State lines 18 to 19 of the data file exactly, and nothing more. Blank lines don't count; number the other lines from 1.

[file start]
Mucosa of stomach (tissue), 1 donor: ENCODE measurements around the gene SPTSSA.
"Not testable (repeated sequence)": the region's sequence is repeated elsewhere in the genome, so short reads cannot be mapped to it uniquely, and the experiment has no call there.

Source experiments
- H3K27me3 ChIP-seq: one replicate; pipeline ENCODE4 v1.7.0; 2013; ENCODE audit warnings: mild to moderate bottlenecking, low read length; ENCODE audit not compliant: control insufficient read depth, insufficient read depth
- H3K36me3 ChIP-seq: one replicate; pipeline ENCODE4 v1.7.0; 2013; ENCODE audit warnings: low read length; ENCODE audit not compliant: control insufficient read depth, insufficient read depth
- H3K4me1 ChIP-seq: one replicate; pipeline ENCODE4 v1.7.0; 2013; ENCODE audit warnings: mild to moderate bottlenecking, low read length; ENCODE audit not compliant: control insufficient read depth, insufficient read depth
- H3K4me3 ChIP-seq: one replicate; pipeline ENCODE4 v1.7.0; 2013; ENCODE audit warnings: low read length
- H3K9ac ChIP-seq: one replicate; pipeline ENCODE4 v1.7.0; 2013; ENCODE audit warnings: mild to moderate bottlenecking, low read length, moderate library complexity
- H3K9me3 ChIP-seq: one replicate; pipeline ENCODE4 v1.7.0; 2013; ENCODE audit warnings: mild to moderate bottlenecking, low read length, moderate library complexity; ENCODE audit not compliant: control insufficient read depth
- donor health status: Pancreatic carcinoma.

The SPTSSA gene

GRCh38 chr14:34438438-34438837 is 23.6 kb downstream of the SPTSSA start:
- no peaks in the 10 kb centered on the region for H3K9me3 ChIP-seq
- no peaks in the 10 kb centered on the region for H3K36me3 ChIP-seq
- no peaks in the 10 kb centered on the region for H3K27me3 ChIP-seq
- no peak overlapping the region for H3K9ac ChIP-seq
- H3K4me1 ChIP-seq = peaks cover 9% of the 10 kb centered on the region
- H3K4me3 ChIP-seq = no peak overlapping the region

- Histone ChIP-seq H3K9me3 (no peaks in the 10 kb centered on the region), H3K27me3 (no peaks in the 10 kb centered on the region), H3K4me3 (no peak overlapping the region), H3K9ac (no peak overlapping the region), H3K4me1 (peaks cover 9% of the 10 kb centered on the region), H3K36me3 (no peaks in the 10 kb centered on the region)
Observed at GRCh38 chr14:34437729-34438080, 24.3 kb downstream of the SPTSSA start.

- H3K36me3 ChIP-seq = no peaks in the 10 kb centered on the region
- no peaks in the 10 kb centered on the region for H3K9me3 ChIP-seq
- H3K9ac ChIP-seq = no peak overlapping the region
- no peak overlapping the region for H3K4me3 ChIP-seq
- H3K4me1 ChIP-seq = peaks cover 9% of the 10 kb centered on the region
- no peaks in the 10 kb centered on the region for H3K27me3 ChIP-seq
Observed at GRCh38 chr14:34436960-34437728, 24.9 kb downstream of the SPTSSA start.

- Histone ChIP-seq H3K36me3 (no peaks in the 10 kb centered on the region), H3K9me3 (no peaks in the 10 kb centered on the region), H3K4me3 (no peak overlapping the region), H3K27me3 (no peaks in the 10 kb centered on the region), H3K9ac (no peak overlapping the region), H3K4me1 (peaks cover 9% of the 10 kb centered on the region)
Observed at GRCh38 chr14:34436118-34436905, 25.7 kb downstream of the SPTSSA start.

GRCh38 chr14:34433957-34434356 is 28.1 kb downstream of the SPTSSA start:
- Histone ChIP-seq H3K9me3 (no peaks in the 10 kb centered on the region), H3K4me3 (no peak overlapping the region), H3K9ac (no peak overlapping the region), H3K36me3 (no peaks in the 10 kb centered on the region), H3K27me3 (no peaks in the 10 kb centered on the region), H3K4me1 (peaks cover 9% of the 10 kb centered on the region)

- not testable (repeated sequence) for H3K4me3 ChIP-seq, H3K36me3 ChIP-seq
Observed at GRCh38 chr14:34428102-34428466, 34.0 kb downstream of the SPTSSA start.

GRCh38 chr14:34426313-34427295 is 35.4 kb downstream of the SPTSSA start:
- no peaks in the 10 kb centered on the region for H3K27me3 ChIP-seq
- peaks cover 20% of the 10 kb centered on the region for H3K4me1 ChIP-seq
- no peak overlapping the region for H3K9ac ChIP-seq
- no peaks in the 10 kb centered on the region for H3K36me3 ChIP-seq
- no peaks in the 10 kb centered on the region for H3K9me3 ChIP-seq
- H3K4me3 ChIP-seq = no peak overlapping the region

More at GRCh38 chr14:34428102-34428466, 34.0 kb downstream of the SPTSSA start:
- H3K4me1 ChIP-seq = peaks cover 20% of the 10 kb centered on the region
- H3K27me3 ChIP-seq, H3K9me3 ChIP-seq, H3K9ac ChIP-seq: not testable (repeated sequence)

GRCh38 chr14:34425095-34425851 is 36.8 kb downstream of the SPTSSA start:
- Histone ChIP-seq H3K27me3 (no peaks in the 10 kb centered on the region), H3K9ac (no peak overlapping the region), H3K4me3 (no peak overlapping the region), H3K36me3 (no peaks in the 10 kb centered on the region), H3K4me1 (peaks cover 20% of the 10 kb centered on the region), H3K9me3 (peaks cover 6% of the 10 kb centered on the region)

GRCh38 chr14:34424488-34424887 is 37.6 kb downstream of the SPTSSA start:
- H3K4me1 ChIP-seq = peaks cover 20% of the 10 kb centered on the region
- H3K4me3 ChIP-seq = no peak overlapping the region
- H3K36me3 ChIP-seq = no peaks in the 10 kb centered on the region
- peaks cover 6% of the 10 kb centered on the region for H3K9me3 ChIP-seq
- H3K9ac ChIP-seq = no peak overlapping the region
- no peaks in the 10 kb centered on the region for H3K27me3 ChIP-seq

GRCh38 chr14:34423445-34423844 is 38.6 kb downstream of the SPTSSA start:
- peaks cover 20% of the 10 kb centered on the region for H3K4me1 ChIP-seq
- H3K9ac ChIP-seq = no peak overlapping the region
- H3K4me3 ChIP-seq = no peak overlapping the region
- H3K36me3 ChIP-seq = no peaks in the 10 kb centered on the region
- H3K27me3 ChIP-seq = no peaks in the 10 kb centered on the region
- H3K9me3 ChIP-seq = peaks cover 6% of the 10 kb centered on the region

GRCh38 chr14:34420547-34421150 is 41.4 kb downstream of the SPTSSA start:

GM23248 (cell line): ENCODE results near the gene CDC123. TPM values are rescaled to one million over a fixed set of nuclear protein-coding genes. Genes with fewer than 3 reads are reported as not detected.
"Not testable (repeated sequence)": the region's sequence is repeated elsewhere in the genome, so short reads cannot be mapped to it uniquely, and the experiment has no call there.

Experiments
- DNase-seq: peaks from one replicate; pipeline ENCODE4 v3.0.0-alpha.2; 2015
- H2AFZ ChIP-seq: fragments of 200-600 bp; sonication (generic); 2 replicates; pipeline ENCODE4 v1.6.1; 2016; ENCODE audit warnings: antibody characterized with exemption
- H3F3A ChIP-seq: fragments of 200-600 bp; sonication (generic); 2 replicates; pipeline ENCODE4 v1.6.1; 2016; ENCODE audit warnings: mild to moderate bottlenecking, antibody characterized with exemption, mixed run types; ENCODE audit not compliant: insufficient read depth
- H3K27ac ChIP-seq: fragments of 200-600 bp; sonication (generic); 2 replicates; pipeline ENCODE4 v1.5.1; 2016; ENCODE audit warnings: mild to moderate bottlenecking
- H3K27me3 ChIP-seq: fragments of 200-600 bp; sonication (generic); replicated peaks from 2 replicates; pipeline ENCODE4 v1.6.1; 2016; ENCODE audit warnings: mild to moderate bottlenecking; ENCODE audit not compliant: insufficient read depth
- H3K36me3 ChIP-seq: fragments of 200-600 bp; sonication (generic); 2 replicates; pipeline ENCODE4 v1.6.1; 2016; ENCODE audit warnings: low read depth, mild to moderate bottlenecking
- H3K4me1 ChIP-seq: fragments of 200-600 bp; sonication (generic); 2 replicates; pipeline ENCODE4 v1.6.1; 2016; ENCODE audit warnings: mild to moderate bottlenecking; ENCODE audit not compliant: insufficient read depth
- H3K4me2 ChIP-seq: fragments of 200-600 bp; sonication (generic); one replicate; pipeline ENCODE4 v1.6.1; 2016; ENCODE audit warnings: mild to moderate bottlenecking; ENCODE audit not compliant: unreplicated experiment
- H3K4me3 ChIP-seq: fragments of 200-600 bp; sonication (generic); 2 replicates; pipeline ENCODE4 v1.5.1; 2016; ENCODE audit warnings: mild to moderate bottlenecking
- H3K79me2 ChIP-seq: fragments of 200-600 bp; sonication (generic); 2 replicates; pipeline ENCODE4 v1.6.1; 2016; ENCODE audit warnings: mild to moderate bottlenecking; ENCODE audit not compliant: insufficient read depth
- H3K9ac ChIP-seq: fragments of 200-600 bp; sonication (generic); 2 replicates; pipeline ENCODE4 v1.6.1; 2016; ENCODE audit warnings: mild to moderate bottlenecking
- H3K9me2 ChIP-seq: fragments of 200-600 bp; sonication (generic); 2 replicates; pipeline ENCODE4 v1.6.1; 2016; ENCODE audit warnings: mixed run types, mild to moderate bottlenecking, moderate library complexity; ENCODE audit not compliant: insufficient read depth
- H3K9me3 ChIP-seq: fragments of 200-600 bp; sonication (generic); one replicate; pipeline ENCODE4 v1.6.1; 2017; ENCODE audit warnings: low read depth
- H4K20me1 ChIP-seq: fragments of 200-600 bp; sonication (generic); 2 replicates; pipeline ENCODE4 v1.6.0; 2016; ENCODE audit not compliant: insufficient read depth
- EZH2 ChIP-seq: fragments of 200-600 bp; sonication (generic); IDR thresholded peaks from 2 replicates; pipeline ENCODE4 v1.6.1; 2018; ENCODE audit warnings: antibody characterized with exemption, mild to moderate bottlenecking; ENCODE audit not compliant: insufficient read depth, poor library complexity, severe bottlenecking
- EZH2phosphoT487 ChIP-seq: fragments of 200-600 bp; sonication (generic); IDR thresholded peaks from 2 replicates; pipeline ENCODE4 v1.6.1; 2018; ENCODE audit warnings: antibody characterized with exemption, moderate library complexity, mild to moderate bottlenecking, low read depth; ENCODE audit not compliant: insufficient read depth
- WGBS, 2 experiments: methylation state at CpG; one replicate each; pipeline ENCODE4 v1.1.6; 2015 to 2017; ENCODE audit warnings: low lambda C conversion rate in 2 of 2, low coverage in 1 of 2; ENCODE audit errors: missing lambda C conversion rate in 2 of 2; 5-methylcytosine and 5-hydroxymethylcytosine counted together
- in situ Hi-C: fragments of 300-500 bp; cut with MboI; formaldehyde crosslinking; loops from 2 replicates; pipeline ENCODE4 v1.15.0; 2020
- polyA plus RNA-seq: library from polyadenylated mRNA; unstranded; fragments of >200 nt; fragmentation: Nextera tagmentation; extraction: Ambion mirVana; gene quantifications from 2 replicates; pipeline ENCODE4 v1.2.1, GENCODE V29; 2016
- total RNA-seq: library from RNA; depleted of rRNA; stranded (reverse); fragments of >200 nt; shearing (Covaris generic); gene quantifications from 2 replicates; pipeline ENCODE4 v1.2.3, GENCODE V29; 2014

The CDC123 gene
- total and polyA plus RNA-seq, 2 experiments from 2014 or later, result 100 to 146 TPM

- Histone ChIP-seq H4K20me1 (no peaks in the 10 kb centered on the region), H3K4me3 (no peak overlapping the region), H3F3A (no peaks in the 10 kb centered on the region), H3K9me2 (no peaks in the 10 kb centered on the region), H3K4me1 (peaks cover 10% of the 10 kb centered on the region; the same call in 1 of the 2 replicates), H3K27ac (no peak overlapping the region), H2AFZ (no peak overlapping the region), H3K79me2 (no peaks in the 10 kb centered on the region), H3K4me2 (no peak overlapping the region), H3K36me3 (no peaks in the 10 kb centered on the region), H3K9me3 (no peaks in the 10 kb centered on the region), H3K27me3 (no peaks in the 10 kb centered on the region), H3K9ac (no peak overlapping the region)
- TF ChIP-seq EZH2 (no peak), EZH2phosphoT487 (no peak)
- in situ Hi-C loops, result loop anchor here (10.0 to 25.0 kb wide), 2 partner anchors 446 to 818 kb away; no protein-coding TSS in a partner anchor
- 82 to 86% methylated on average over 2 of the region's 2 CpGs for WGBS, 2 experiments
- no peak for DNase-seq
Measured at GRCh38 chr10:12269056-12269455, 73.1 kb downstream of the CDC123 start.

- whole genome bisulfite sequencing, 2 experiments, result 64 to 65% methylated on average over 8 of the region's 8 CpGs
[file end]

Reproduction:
- H3K4me3 ChIP-seq = no peak overlapping the region

- Histone ChIP-seq H3K9me3 (no peaks in the 10 kb centered on the region), H3K27me3 (no peaks in the 10 kb centered on the region), H3K4me3 (no peak overlapping the region), H3K9ac (no peak overlapping the region), H3K4me1 (peaks cover 9% of the 10 kb centered on the region), H3K36me3 (no peaks in the 10 kb centered on the region)